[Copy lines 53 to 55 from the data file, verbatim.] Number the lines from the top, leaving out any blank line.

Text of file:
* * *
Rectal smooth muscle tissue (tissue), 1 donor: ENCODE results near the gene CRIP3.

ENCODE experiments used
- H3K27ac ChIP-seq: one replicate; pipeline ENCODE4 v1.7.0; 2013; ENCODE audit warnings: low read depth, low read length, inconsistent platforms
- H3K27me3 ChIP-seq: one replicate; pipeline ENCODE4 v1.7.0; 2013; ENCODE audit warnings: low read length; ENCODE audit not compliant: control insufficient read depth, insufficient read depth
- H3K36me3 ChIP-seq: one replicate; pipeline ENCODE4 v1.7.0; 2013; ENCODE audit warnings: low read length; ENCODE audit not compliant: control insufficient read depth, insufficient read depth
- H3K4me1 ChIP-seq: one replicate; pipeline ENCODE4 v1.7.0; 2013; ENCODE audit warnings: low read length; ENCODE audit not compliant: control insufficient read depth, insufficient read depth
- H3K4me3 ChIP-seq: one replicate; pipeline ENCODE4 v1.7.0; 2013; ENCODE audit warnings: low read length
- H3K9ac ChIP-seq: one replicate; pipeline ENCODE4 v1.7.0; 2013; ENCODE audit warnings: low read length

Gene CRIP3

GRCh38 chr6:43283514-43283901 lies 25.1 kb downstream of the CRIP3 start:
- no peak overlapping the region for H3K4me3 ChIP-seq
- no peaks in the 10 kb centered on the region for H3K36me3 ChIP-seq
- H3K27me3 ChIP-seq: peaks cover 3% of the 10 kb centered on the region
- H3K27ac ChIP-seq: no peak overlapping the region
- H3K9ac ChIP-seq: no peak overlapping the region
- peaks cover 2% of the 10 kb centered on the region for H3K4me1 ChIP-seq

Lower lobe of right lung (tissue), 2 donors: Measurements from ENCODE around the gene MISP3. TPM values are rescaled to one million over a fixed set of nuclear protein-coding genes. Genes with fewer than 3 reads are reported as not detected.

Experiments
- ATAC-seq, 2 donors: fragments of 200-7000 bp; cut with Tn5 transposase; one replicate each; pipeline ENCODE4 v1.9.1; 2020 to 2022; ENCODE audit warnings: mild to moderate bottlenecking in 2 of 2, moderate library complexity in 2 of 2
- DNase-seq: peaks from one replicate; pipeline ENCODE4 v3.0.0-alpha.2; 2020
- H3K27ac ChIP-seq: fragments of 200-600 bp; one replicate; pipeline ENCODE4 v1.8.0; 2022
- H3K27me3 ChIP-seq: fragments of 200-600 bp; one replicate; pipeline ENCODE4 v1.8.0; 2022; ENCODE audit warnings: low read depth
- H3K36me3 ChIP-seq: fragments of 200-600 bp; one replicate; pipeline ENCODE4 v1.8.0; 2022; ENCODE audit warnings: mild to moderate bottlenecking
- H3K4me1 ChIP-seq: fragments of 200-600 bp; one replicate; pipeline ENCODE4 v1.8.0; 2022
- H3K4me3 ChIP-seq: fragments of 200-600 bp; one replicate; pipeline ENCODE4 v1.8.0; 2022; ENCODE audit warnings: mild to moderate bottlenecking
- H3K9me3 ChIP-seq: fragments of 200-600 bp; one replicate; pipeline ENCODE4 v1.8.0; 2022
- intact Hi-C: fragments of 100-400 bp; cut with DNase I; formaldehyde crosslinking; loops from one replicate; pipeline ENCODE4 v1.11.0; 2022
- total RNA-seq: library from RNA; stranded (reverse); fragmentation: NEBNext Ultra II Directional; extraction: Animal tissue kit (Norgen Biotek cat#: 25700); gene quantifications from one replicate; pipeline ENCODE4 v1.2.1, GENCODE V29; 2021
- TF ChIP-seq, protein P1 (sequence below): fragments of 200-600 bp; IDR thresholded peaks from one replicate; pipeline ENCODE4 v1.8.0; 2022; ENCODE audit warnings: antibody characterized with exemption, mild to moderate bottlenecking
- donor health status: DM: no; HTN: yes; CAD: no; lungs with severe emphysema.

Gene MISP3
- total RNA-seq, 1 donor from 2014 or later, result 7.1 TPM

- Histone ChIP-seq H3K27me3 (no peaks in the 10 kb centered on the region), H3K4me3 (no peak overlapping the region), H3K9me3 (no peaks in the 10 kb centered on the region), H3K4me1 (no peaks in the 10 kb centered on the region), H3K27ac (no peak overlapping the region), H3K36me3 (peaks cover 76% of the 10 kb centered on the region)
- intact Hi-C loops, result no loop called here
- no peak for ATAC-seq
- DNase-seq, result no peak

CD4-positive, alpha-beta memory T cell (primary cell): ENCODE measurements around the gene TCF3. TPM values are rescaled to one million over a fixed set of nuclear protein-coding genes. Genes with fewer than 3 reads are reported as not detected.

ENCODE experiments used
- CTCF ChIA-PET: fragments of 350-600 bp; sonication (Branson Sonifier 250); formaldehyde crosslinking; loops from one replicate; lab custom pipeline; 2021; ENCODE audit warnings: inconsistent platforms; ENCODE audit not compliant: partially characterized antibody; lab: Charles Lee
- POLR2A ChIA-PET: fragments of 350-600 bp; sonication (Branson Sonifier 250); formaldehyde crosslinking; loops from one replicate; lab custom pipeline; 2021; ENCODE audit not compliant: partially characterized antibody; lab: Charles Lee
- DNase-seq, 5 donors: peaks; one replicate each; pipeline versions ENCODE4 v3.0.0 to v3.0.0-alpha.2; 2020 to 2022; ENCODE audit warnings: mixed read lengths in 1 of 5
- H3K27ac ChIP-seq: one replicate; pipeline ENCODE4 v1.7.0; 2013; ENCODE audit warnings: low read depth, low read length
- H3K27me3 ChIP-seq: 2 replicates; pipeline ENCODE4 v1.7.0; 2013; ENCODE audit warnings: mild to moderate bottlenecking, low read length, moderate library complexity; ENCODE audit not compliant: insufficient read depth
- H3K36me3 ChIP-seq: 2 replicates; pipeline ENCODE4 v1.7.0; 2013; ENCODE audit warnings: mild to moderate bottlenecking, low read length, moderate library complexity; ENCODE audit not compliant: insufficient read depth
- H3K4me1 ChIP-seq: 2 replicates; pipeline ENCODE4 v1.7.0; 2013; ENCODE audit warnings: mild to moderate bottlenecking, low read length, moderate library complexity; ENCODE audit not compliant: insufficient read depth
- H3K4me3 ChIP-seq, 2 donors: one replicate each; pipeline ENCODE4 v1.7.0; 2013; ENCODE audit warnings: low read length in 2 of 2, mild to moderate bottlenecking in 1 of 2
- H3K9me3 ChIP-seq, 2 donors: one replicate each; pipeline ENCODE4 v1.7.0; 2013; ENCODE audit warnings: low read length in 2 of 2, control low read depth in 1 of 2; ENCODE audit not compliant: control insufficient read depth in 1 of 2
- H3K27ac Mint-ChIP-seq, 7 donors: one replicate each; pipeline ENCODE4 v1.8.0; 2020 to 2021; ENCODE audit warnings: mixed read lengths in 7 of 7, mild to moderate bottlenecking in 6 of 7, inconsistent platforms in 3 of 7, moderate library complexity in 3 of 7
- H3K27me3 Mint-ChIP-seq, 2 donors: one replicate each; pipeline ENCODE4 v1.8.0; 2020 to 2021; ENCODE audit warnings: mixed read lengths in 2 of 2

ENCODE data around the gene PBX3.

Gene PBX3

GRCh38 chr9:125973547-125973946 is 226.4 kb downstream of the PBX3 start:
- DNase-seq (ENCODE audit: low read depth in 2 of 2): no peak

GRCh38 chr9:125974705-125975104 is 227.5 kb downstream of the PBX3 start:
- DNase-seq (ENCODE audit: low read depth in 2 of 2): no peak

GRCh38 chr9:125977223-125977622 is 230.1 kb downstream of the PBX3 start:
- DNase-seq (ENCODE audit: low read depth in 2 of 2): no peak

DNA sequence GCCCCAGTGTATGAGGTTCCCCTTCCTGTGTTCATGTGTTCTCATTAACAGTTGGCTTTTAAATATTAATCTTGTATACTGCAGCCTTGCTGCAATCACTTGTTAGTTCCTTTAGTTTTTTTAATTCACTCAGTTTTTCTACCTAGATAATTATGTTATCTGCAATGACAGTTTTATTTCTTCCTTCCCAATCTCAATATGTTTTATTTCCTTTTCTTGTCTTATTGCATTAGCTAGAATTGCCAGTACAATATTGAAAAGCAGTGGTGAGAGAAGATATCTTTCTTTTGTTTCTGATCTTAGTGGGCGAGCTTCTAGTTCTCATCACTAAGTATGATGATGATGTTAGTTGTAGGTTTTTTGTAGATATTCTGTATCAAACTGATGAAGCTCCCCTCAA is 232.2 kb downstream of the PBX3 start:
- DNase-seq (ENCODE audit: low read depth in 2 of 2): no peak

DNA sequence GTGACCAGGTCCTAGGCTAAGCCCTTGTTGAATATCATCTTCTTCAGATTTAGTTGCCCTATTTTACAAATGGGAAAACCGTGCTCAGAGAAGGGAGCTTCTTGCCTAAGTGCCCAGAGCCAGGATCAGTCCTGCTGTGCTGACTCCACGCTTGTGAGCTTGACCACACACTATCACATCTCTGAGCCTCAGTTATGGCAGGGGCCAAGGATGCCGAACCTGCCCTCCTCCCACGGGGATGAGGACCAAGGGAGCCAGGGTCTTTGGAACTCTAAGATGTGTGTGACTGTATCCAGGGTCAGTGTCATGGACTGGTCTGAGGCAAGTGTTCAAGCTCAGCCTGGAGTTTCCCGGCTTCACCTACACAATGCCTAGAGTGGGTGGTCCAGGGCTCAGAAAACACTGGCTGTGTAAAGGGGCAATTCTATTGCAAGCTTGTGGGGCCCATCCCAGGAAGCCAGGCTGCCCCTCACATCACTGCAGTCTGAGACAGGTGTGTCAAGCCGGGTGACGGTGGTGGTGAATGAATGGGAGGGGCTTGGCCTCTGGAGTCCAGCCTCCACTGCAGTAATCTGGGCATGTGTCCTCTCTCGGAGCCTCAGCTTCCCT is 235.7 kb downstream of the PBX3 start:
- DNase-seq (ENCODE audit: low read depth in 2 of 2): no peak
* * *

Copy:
- DNase-seq (ENCODE audit: low read depth in 2 of 2): no peak

GRCh38 chr9:125974705-125975104 is 227.5 kb downstream of the PBX3 start:
- DNase-seq (ENCODE audit: low read depth in 2 of 2): no peak